Using special suits with sensors that transmit information about the trajectories of the body, a computer processed this data in real-time, thus creating a moving skeleton on a monitor screen. Based on these skeletons, the designers create the appearance of the characters, and then this picture is transferred to the "virtual" camera. As a result, Cameron got a regular monitor positioned in the computer program as a camera. By pointing the device at the actor, you could see a fully simulated image of the character. The technology was called Performance Capture. It recorded not only the movements of the body, but also the actors' eye movements and facial expressions. For this purpose, special helmets were created on which miniature video cameras were mounted for fixing the necessary picture. Cameron wanted to most faithfully reproduce human emotions on the screen. So everything we see on the screen has been played by the actors themselves!

And now imagine, all this was done only to record a 37-second demo for the studio. However, 20th Century Fox ended up backing Cameron's crazy idea.

In this project, the director saw an opportunity not just to revolutionize the visuals, but to make a statement. In "Avatar", you can see a metaphor for human expansion: the way man destroys nature and doesn't appreciate its beauty. Cameron was therefore interested in detailing the new alien world: insects, plants, animals, and, of course, humanoids. For example, during the creation of plants artists started from real earth crops, and to make them more like aliens, Pandora's plants increased in size several times.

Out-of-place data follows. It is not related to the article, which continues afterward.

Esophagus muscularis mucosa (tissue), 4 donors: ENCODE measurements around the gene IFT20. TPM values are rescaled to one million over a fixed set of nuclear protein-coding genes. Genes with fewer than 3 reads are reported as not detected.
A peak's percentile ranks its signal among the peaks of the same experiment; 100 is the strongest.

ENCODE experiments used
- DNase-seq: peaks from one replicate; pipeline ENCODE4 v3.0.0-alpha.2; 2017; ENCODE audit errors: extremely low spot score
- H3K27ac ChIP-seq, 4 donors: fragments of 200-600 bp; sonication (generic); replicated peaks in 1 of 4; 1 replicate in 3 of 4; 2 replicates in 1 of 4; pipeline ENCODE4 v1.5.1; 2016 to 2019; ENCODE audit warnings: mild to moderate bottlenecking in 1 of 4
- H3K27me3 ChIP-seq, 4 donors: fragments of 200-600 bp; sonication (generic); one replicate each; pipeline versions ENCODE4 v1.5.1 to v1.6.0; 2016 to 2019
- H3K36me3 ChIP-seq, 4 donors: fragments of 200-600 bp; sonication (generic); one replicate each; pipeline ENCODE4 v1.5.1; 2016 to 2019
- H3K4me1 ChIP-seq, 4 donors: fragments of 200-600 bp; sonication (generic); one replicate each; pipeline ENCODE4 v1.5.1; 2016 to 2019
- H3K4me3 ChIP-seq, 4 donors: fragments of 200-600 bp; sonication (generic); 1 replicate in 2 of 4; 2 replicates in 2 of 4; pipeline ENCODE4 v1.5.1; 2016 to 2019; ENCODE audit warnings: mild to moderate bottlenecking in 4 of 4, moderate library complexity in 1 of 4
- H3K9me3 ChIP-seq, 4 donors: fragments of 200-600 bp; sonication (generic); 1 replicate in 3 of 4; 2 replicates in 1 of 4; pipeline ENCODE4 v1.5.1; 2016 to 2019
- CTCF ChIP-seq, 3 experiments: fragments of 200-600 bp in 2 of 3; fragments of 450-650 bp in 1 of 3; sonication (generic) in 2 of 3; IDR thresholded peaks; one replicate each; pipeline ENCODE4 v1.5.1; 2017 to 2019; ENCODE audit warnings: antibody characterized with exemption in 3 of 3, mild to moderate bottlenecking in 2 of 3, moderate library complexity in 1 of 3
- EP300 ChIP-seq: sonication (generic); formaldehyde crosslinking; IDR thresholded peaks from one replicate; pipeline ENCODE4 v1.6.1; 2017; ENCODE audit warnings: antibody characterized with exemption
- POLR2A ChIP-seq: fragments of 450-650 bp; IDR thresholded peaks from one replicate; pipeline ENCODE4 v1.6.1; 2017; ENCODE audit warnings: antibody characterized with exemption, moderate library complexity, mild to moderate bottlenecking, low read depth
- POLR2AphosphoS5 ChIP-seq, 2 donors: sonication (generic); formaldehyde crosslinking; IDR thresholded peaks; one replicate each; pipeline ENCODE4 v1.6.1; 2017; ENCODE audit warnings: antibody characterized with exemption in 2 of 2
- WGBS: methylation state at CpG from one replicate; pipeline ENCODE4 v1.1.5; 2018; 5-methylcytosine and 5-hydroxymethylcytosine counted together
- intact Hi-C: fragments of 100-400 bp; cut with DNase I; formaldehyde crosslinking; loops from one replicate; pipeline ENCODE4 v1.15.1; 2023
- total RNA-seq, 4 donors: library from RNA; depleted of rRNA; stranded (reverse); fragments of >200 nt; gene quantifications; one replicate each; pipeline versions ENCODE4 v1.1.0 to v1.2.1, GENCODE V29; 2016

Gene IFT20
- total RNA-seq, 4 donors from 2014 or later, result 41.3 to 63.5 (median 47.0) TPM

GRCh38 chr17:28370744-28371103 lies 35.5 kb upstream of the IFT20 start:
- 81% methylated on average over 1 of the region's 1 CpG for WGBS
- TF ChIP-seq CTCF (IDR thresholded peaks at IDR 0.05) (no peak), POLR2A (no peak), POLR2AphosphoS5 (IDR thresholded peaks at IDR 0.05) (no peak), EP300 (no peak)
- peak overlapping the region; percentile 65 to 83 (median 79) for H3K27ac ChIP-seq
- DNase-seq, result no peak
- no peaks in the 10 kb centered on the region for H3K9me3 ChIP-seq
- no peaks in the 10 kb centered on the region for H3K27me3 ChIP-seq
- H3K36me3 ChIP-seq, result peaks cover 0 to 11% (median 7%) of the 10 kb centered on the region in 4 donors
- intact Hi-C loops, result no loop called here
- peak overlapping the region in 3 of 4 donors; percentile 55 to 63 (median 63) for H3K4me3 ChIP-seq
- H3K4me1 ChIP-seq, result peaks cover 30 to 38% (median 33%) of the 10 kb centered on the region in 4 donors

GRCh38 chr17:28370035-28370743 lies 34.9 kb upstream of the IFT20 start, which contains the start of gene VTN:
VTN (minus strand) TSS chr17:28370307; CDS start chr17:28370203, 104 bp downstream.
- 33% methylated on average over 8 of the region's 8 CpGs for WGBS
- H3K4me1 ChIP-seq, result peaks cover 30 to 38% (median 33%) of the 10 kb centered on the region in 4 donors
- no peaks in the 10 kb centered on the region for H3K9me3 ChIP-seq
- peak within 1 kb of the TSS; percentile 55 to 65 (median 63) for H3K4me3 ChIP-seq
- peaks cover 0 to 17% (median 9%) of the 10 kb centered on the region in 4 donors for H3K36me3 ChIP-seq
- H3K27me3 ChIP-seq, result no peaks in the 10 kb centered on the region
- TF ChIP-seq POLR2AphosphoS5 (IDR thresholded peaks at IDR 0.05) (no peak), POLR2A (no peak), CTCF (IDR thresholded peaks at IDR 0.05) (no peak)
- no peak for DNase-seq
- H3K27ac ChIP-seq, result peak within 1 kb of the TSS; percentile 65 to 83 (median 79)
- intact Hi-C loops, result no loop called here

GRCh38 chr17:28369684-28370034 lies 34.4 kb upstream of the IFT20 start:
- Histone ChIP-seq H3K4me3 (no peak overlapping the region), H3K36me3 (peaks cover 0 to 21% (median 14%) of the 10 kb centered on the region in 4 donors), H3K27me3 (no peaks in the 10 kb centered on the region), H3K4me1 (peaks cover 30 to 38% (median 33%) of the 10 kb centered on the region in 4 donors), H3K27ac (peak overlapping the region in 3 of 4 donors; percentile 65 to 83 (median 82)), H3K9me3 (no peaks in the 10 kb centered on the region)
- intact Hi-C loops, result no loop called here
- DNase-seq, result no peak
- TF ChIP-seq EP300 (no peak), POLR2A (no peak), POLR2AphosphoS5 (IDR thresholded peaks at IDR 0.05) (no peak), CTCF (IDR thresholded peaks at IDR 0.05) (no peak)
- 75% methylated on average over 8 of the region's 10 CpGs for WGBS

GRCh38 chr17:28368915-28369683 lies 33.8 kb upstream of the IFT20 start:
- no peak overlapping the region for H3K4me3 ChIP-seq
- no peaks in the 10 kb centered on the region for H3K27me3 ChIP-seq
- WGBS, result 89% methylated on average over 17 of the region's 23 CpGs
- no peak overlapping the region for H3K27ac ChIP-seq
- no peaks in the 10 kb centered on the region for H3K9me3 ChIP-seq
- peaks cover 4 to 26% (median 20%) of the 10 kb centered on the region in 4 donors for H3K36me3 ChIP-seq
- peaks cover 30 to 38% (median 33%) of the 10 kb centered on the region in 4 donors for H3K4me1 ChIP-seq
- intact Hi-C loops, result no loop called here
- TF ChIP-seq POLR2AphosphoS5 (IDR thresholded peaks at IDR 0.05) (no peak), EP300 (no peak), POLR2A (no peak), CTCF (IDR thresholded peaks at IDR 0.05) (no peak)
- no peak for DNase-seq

And to create Na'vi's image, the main actors' faces were modeled and digitized. Before the director finally approved the final cut, the artists went through 50 more. Linguist Paul Frommer came up with a language consisting of over 500 words, especially for the Na'vi pride. The starting point for this was James Cameron's idea of how the Na'vi speak.

Na'Vi Language

The result: 2.8 billion box office receipts (on a budget of over 200 million), 9 nominations and 3 wins, and cult status.


James Cameron only made 7 films, but what a huge impact he had on cinema. He came to Hollywood at a time of brutal action films and brought soul and naturalistic characters. For instance, Sarah Connor, Ripley, and Neytiri are all strong female characters, which was a revolution for cinema. Cameron began making character-driven movies that didn't keep the audience fooled, but showed how their action developed the story. Nevertheless, it is impossible to argue that his films are probably the most spectacular and sweeping pictures the cinematography has ever produced. Every James Cameron film lets us know that there is not just a director behind its production, but an innovator and revolutionary who never rests on his laurels.

Thanks for reaching out. Let’s bet on the 3rd part release date and hope we will not be retired yet. Until then, take care of yourself.